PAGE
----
The venture has been bootstrapped so far but the promoters are in talks with venture capitalists and other potential investors. Doongursee insists, though, that fundraising is not a priority at present.
The next stage in CreditMonk’s development is to facilitate lending to small and medium enterprises (SME). Many of these companies lack access to formal credit primarily because they do not have detailed credit histories.
According to data available on the Reserve Bank of India’s website, the banking sector’s outstanding loans to micro, small, and medium enterprises as on January 20 this year was Rs 4.5 lakh crore – 6.75 percent of gross outstanding credit. Banking credit to large corporates was nearly five times higher at Rs 21.3 lakh crore.
“SMEs don’t have the balance sheets and financial documents to get funds. We’re looking to enable that. So the data we give is what enables other businesses to sell on credit, which is like giving a loan. So it can also help people interested in lending,” said Doongursee.
In the next three to four months, CreditMonk intends to launch a service that will analyse a company’s ability to pay based on financial information provided by them. This information, coupled with peer reviews on the site, will also give a potential lender a sense of a borrower’s intent to pay, she said.
The final objective, Doongursee believes, is to get businesses to start stating on their invoices how they rate on CreditMonk.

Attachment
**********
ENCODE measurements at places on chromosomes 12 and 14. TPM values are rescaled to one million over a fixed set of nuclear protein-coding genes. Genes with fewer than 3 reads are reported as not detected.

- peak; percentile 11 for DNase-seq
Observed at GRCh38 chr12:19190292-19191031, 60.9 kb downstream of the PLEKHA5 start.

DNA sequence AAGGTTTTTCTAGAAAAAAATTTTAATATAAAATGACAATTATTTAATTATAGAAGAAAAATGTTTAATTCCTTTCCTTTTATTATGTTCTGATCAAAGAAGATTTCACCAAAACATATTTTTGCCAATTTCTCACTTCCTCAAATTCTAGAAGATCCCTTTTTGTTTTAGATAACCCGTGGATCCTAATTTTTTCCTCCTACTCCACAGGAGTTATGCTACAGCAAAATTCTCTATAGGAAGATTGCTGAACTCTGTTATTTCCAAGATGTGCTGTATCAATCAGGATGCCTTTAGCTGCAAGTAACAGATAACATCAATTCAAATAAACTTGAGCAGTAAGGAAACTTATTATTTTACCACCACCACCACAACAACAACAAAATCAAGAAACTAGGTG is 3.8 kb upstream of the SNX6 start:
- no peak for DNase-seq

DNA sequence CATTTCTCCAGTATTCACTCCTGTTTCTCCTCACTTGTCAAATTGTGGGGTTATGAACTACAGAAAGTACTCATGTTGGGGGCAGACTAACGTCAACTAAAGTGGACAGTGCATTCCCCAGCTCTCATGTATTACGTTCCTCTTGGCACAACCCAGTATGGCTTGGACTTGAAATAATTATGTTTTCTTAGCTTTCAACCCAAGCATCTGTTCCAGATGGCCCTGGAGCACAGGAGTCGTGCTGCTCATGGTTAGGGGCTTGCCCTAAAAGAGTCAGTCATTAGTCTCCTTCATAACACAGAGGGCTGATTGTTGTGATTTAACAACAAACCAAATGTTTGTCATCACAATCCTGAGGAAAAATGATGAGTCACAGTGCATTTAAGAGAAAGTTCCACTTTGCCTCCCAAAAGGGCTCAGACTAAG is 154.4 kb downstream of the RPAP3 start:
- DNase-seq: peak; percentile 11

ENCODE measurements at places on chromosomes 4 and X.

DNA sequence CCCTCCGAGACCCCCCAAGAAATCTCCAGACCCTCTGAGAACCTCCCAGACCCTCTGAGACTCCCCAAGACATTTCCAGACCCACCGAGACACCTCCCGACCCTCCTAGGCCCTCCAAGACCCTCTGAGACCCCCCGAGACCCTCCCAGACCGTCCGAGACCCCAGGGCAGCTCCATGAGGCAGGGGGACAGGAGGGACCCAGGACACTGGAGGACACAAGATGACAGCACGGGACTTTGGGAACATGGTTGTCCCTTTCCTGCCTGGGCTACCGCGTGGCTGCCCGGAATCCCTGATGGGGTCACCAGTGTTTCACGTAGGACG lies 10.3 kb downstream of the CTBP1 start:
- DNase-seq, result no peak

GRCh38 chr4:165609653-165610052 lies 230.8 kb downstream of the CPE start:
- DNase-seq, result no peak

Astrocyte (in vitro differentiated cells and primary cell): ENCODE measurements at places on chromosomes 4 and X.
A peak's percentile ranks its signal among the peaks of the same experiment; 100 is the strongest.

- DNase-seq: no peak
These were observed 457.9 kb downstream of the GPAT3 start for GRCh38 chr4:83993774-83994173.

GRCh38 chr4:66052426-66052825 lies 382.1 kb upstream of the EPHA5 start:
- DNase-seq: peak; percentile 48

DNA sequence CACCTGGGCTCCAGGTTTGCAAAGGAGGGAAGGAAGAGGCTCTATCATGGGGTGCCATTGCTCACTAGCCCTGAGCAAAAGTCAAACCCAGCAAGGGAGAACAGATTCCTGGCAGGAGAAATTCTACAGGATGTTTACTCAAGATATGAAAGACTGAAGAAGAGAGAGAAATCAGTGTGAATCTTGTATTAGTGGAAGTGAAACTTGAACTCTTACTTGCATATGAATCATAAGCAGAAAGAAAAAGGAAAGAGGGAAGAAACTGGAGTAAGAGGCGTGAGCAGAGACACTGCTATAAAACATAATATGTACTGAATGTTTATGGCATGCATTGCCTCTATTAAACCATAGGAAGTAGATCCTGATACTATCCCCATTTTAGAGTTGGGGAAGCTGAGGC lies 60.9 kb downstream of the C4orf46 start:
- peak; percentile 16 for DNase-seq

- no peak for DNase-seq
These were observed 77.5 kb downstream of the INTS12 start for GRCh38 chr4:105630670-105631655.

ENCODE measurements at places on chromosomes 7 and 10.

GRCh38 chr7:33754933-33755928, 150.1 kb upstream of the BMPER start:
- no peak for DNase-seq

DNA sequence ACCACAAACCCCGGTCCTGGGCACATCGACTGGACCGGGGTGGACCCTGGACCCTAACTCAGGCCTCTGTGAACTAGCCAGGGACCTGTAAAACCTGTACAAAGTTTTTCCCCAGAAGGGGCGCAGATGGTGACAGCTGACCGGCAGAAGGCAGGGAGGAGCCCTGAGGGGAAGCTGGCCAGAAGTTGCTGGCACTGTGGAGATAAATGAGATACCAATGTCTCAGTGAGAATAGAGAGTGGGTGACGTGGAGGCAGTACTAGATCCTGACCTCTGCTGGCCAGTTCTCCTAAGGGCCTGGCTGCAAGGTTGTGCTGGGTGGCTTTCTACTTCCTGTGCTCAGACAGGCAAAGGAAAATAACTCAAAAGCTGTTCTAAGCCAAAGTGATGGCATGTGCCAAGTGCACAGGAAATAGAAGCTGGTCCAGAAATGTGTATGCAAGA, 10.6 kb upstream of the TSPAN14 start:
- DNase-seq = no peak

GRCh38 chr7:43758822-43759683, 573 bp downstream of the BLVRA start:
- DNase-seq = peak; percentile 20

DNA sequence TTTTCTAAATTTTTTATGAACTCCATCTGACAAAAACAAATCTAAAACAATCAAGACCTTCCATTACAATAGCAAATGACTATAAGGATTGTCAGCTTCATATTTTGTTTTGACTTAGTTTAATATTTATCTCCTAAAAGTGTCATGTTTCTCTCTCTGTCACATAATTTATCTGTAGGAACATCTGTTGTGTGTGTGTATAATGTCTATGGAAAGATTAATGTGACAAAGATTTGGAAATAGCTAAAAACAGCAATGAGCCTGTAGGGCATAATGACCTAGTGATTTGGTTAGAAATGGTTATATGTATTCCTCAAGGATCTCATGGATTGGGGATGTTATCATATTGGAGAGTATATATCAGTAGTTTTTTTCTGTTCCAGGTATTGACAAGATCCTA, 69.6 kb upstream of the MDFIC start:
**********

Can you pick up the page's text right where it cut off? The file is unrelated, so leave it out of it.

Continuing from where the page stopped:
“That means they will get paid on time because people will not want to be rated badly. So their payments get cleaned up, plus they can ask their suppliers to give them better credit terms, to give them better rates and get access to more credit. And potentially more loans,” she said.
Is The Model Viable?
CreditMonk is likely to face a challenge in building credibility while it sets up its database, according to Mahesh Murthy, a venture capitalist, and a co-founder at Seedfund.
“You’re trying to build a database of opinions but it would take you a long while to get enough opinions for it to matter. Assume there are 10 million businesses. For you to have a reasonably balanced opinion on each of those, you need to have at least 10 opinions,” said Murthy. “This is a very long haul. I believe that for all the time till they get there, nobody is going to be happy with the product.”
The other problem Murthy flagged off is that, in his experience, small firms often face delayed payments from large corporates. In such a situation, a negative review is not likely to significantly affect business prospects for the large company, he said.
“It’s quite possible that the large company will serve you with a legal notice, or it could even claim that payment was withheld because of lack of quality,” said Murthy.
Doongursee accepts that building awareness for CreditMonk is the biggest challenge. She hopes that with greater internet penetration, the time taken by platforms like TripAdvisor and Zomato to achieve scale can be reduced.